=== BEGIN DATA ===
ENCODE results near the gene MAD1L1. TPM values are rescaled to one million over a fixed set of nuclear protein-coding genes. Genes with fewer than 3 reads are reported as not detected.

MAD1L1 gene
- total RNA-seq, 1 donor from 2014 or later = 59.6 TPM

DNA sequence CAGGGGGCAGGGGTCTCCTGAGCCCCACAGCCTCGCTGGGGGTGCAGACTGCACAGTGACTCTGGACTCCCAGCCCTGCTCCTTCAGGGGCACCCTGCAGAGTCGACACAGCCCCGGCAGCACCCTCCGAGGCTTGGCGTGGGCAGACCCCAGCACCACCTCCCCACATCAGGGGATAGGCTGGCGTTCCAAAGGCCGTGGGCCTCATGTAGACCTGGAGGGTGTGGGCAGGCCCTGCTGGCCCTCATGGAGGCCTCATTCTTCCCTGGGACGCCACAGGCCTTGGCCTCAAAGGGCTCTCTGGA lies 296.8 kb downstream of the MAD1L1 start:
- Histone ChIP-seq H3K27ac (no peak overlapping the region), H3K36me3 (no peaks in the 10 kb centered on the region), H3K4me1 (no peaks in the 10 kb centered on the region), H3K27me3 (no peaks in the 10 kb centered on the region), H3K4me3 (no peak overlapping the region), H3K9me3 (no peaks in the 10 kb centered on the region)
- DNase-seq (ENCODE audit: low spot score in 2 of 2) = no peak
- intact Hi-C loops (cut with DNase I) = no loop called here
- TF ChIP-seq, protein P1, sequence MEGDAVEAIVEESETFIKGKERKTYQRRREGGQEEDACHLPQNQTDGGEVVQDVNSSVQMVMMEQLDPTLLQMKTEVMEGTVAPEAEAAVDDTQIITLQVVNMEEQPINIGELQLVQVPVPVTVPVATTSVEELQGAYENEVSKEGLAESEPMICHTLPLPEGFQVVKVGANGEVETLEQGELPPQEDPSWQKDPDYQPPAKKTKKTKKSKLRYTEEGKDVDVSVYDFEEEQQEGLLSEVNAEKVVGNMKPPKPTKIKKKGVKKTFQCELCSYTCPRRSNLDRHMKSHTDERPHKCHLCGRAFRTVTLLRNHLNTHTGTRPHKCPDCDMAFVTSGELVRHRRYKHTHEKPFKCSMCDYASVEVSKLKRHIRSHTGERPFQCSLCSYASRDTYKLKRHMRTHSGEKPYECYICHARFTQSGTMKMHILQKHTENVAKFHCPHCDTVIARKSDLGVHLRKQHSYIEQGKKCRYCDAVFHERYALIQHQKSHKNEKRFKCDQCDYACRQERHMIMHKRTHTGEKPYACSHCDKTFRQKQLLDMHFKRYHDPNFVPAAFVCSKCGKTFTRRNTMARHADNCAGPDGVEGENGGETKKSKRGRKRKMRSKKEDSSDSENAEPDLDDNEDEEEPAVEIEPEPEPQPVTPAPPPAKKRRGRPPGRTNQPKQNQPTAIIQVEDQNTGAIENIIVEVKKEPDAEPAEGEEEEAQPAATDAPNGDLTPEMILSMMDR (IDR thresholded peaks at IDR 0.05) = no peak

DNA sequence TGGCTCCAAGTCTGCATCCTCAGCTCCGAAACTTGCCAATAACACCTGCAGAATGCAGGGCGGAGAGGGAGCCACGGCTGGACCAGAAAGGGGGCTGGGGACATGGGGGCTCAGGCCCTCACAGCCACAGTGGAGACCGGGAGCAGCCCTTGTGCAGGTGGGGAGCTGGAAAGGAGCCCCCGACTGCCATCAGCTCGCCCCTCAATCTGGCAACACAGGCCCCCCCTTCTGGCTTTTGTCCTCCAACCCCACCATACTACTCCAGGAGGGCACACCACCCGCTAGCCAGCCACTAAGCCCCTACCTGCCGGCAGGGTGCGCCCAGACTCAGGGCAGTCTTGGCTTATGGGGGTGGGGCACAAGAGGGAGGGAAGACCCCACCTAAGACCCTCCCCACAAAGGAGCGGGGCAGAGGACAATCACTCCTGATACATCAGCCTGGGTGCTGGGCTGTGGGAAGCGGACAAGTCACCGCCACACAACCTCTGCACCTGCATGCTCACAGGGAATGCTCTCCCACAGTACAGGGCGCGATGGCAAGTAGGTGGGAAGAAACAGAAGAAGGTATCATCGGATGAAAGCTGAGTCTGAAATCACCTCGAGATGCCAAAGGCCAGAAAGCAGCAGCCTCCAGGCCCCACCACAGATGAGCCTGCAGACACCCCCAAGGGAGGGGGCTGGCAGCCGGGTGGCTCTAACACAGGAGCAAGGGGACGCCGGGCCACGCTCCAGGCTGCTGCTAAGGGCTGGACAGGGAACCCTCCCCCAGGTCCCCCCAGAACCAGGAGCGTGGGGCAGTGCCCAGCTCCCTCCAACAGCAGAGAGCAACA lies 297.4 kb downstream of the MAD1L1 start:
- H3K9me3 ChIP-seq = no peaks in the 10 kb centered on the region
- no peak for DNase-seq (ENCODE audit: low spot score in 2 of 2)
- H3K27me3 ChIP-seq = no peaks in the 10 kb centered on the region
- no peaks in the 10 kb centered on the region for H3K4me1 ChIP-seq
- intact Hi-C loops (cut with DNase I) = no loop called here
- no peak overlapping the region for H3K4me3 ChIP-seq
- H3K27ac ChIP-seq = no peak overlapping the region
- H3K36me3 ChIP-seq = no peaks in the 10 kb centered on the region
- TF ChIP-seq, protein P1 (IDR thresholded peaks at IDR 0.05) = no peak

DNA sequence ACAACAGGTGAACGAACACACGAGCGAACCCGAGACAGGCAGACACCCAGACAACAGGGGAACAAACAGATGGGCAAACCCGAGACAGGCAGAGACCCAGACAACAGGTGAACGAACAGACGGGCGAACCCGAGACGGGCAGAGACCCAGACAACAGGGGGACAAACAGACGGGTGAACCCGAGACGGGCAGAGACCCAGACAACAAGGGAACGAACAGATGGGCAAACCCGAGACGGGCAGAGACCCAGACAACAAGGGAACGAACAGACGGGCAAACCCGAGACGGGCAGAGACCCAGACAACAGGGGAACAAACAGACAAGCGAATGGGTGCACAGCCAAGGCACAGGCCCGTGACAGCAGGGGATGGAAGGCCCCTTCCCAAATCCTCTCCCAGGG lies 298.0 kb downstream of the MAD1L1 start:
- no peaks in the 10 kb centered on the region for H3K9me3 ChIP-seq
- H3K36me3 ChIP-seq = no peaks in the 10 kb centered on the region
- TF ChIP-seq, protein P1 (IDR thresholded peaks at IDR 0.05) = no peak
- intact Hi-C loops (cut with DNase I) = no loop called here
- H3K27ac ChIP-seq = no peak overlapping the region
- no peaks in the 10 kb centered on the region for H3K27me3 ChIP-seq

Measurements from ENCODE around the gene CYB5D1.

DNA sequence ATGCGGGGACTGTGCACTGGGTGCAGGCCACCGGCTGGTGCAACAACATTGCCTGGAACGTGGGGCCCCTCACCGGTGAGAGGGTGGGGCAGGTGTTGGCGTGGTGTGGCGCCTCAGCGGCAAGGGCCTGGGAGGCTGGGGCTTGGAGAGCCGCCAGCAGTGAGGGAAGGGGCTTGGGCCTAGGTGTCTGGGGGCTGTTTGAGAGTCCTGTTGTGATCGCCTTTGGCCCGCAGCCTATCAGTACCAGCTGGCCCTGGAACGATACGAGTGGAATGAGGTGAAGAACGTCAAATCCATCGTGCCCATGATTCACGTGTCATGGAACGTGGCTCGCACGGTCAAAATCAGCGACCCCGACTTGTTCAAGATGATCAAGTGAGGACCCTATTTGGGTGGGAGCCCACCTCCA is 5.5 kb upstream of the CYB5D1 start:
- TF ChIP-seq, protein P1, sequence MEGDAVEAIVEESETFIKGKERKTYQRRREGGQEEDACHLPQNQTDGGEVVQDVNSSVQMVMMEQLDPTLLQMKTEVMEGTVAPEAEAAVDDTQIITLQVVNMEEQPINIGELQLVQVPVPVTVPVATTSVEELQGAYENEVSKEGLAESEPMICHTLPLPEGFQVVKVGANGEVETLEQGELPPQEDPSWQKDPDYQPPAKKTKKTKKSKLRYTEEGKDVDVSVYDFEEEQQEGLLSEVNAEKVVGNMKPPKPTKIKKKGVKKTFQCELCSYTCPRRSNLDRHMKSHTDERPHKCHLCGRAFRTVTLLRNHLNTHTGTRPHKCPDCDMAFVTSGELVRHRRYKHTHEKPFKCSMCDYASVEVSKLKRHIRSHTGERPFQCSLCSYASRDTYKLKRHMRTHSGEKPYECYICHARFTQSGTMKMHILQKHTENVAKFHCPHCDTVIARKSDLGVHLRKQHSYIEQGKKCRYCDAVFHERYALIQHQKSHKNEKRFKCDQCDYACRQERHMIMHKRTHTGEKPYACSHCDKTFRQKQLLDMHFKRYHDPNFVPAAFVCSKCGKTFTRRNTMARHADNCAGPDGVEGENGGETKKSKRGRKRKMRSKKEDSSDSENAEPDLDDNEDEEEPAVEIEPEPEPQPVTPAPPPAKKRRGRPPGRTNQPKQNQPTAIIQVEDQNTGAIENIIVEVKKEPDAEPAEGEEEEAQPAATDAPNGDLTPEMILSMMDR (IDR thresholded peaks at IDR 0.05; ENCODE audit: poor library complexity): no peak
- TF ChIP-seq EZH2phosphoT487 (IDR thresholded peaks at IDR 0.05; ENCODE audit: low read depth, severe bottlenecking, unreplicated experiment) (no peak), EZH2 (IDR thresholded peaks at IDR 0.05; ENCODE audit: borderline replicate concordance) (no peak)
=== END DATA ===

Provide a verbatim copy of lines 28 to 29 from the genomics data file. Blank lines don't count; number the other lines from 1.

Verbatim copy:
- TF ChIP-seq, protein P1, sequence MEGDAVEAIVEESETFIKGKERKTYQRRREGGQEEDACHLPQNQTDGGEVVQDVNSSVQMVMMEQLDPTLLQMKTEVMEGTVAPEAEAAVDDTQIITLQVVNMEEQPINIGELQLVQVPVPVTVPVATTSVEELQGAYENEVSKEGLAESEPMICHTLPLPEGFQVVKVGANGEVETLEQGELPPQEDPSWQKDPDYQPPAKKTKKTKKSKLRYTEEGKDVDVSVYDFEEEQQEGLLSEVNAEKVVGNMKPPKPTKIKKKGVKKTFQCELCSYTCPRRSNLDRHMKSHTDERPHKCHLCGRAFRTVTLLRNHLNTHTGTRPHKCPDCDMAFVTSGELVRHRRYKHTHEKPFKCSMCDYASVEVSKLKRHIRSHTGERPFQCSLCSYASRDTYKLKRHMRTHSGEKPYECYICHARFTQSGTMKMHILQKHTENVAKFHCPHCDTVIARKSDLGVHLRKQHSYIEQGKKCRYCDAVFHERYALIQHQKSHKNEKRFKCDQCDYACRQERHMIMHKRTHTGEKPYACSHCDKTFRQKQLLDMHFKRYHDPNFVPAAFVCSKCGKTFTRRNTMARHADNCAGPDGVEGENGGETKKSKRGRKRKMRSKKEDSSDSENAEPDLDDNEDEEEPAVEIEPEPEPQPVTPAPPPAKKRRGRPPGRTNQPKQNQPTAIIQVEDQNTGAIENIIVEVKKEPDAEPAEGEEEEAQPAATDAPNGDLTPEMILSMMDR (IDR thresholded peaks at IDR 0.05; ENCODE audit: poor library complexity): no peak
- TF ChIP-seq EZH2phosphoT487 (IDR thresholded peaks at IDR 0.05; ENCODE audit: low read depth, severe bottlenecking, unreplicated experiment) (no peak), EZH2 (IDR thresholded peaks at IDR 0.05; ENCODE audit: borderline replicate concordance) (no peak)